A burn ban is in effect in Wichita through at least noon on Friday, officials said.
Sedgwick County officials have banned all burning through Friday and may extend the ban into the weekend.
The bans were instituted because of dry conditions and strong winds, which were gusting to more than 45 mph late Thursday morning. The south winds were blowing steadily at nearly 30 mph.
“Hopefully, we can get through this” without fires, Wichita battalion Chief Stuart Bevis said.
Sign Up and Save
Get six months of free digital access to The Wichita Eagle
Bevis urged residents to control their smoking.
“Throwing cigarette butts out the window is a sure way” to start a grass fire in these conditions, he said. “I can’t tell you how many people I’ve seen do that. … It’s very dangerous and can lead to a significant fire.”
Anyone who tries to barbecue, especially if they’re using charcoal, should be “very, very careful,” Bevis said.
Even chimineas in winds like this could cause problems, he said, because the gusts could stir ashes and perhaps carry an ember to dry vegetation.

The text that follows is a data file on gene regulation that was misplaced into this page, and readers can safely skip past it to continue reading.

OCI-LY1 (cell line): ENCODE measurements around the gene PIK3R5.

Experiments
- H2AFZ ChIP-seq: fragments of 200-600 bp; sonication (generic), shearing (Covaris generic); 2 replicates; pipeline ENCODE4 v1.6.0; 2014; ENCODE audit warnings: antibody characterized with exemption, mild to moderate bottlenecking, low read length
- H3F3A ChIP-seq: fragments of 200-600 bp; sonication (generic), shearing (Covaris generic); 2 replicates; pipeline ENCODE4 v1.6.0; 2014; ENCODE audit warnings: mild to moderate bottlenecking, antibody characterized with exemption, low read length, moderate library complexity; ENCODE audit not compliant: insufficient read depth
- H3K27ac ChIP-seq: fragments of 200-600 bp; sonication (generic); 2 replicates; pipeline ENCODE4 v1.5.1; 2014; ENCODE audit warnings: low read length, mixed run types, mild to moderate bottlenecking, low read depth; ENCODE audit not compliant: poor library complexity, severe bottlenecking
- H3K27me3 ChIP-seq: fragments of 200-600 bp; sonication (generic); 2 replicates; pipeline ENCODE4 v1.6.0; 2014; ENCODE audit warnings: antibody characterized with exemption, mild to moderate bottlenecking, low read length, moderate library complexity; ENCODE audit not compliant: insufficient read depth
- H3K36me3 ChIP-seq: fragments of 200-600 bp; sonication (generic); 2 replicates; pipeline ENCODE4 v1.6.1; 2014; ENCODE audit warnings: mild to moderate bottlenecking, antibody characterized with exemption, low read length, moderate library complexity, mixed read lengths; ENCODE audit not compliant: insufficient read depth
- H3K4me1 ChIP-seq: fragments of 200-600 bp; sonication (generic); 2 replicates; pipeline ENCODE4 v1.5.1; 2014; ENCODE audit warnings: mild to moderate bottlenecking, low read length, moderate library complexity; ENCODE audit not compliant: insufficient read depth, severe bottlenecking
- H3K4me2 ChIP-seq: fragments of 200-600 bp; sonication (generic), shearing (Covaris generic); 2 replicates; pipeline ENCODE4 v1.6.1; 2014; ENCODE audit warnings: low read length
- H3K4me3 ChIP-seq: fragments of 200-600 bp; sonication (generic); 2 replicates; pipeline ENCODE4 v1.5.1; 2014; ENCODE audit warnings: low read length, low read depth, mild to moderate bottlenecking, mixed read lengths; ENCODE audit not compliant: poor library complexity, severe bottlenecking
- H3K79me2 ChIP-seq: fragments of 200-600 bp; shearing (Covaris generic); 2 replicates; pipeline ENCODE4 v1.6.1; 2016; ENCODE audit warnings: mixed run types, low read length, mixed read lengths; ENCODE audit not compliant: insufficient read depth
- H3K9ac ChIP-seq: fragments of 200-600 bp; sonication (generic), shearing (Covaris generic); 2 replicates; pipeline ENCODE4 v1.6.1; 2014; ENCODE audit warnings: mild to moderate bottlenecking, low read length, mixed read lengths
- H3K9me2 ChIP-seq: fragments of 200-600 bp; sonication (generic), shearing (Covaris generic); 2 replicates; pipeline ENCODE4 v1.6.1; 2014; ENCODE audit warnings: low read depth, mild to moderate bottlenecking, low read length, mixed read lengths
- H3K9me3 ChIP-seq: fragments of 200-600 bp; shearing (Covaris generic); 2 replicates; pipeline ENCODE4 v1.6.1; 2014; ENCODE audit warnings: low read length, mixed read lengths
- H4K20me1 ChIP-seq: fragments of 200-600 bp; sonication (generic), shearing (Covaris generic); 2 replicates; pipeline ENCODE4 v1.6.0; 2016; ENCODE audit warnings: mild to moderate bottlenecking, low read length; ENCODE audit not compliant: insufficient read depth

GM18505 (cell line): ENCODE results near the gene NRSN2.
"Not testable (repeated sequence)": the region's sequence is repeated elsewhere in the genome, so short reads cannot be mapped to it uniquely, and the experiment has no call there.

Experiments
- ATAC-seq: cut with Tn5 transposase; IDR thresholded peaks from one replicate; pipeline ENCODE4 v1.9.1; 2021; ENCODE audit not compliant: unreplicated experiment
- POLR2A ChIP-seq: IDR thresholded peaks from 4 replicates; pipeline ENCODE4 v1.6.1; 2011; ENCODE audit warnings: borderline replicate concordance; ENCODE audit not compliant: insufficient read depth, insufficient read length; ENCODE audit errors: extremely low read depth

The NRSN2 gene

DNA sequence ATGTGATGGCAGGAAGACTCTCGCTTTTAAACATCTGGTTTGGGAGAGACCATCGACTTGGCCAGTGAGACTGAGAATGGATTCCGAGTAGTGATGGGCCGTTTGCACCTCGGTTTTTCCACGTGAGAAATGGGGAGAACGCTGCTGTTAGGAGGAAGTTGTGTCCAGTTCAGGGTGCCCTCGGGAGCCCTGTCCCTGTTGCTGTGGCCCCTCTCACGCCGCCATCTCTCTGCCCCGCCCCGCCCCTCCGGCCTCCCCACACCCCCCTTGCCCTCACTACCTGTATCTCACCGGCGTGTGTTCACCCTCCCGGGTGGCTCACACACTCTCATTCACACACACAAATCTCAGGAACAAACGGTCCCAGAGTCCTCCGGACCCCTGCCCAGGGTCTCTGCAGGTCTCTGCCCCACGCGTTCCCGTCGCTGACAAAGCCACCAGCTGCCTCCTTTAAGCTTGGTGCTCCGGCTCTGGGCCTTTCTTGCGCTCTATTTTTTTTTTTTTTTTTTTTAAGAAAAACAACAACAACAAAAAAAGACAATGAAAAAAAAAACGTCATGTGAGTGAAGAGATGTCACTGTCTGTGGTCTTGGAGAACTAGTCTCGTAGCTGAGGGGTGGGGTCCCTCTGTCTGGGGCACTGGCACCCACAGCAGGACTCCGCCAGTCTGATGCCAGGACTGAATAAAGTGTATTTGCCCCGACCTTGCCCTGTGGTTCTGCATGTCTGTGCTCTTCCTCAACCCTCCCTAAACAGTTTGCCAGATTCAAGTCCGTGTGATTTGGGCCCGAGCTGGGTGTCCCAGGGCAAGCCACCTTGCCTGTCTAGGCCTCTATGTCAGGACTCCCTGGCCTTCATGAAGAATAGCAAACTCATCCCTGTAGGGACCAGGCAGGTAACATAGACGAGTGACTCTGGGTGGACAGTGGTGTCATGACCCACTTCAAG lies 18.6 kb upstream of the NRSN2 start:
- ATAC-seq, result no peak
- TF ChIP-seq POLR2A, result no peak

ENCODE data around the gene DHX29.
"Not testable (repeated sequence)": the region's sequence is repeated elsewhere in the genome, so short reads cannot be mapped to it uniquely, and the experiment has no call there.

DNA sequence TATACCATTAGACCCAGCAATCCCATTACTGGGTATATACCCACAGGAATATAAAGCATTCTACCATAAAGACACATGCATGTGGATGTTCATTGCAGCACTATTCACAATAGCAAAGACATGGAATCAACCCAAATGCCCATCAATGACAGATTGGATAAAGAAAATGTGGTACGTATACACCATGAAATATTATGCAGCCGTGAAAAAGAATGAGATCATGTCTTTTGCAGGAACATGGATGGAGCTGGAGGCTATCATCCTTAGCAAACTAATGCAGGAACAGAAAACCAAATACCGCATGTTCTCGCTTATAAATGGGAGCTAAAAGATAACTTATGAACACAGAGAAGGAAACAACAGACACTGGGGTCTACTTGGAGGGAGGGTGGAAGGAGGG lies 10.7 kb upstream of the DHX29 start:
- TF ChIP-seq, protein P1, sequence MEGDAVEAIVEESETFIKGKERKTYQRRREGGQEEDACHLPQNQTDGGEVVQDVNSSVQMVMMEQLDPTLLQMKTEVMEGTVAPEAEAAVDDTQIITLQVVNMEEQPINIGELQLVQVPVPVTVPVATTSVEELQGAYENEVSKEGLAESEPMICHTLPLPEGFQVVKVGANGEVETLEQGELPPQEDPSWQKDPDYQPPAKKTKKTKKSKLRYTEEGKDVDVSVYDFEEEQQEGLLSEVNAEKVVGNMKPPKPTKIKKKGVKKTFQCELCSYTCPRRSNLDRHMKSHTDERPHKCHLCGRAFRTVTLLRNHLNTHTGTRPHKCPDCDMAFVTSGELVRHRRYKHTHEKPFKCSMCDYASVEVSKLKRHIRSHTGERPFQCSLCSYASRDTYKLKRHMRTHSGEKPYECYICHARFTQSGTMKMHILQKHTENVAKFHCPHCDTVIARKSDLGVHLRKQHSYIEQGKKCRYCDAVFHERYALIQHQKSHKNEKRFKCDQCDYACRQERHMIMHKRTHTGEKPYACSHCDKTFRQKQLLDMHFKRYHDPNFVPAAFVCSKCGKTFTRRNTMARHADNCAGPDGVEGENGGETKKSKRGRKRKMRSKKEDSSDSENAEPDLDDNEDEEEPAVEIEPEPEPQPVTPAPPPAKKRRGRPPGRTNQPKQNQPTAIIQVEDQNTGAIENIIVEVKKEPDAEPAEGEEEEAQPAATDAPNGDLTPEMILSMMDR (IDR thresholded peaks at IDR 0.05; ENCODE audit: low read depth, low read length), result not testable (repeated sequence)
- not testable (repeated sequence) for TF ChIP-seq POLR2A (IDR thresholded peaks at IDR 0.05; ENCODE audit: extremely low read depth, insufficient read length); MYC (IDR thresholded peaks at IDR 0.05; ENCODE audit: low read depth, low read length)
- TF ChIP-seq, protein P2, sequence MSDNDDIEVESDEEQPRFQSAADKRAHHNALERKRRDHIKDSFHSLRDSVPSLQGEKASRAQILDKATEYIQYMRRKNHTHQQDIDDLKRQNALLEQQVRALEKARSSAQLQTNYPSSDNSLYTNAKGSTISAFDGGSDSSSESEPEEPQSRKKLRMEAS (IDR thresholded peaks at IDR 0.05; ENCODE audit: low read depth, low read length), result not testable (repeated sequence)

Any time the grassland fire index reaches 50, the risk for fire is considered extreme, Sedgwick County Fire Marshal Dan Wegner said. The index was 100 or more on Thursday, he said.
Sparks from a passing train ignited grass and caused an estimated $5,000 in damage in west Wichita on Wednesday, he said. The fire was reported shortly after noon near Ninth and Zoo Boulevard. Homes were spared and no injuries were reported, Bevis said, but fences and sheds were damaged.
Anyone who sees a grass fire approaching their property should call 911 immediately, he said. If they have a sprinkler system, activating it could protect their home or business from the flames.
“Grass fires can move incredibly fast,” Bevis said. “A garden hose is of limited use. It’s going to put those people at harm.”
If the fire reaches a row of trees and those trees are dry, they “can go up like Roman candles,” Bevis said.
Two extra fire units were on duty Thursday to respond to any grass fires, Bevis said.
“With these winds and our dry conditions, it just can grow out of control so fast,” he said.
The strong south winds helped boost temperatures to record levels around Kansas. In Dodge City, the high reached 88 by early Thursday afternoon, breaking the record for highest February temperature on record, set on Feb. 1, 1963.
Goodland likewise set records Thursday. The 82 not only was a record for Feb. 18, it was the highest February reading in the city’s history.
Wichita set a new temperature mark – 77 – as well early Thursday afternoon, climbing above the old mark for Feb. 18 of 74 from 1930.
Contributing: Matt Riedl of The Eagle